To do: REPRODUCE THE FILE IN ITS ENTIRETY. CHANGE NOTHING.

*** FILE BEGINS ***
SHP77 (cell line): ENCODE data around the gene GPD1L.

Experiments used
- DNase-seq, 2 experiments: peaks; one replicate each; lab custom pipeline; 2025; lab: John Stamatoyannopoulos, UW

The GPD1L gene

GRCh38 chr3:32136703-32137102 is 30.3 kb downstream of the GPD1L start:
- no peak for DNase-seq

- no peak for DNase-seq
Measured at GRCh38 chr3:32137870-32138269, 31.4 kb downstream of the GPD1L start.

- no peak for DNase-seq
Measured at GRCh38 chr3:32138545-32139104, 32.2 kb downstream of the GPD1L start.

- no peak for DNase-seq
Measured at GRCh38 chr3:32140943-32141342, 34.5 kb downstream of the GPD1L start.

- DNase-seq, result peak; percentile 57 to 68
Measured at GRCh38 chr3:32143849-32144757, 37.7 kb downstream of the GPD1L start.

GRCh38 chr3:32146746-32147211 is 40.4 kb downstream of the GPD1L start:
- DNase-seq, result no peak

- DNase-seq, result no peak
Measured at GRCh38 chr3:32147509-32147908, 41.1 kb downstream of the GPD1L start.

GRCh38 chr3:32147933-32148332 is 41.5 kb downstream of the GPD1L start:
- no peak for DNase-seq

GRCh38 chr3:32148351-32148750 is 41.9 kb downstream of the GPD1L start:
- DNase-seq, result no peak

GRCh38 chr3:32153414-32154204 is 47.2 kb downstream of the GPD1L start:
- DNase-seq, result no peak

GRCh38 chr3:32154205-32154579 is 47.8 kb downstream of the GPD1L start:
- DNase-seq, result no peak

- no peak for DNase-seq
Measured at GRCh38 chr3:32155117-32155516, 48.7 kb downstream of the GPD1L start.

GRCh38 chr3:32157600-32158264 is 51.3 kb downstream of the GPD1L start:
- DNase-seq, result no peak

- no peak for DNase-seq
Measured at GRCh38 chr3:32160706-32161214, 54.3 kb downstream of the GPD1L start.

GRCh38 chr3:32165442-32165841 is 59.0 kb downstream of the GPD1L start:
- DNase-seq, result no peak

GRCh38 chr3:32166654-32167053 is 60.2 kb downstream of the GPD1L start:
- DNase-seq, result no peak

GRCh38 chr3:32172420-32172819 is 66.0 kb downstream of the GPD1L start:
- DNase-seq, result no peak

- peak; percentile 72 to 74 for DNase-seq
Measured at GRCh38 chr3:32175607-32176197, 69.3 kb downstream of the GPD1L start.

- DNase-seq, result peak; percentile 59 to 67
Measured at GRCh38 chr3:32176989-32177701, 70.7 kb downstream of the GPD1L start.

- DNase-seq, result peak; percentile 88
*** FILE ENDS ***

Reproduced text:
SHP77 (cell line): ENCODE data around the gene GPD1L.

Experiments used
- DNase-seq, 2 experiments: peaks; one replicate each; lab custom pipeline; 2025; lab: John Stamatoyannopoulos, UW

The GPD1L gene

GRCh38 chr3:32136703-32137102 is 30.3 kb downstream of the GPD1L start:
- no peak for DNase-seq

- no peak for DNase-seq
Measured at GRCh38 chr3:32137870-32138269, 31.4 kb downstream of the GPD1L start.

- no peak for DNase-seq
Measured at GRCh38 chr3:32138545-32139104, 32.2 kb downstream of the GPD1L start.

- no peak for DNase-seq
Measured at GRCh38 chr3:32140943-32141342, 34.5 kb downstream of the GPD1L start.

- DNase-seq, result peak; percentile 57 to 68
Measured at GRCh38 chr3:32143849-32144757, 37.7 kb downstream of the GPD1L start.

GRCh38 chr3:32146746-32147211 is 40.4 kb downstream of the GPD1L start:
- DNase-seq, result no peak

- DNase-seq, result no peak
Measured at GRCh38 chr3:32147509-32147908, 41.1 kb downstream of the GPD1L start.

GRCh38 chr3:32147933-32148332 is 41.5 kb downstream of the GPD1L start:
- no peak for DNase-seq

GRCh38 chr3:32148351-32148750 is 41.9 kb downstream of the GPD1L start:
- DNase-seq, result no peak

GRCh38 chr3:32153414-32154204 is 47.2 kb downstream of the GPD1L start:
- DNase-seq, result no peak

GRCh38 chr3:32154205-32154579 is 47.8 kb downstream of the GPD1L start:
- DNase-seq, result no peak

- no peak for DNase-seq
Measured at GRCh38 chr3:32155117-32155516, 48.7 kb downstream of the GPD1L start.

GRCh38 chr3:32157600-32158264 is 51.3 kb downstream of the GPD1L start:
- DNase-seq, result no peak

- no peak for DNase-seq
Measured at GRCh38 chr3:32160706-32161214, 54.3 kb downstream of the GPD1L start.

GRCh38 chr3:32165442-32165841 is 59.0 kb downstream of the GPD1L start:
- DNase-seq, result no peak

GRCh38 chr3:32166654-32167053 is 60.2 kb downstream of the GPD1L start:
- DNase-seq, result no peak

GRCh38 chr3:32172420-32172819 is 66.0 kb downstream of the GPD1L start:
- DNase-seq, result no peak

- peak; percentile 72 to 74 for DNase-seq
Measured at GRCh38 chr3:32175607-32176197, 69.3 kb downstream of the GPD1L start.

- DNase-seq, result peak; percentile 59 to 67
Measured at GRCh38 chr3:32176989-32177701, 70.7 kb downstream of the GPD1L start.

- DNase-seq, result peak; percentile 88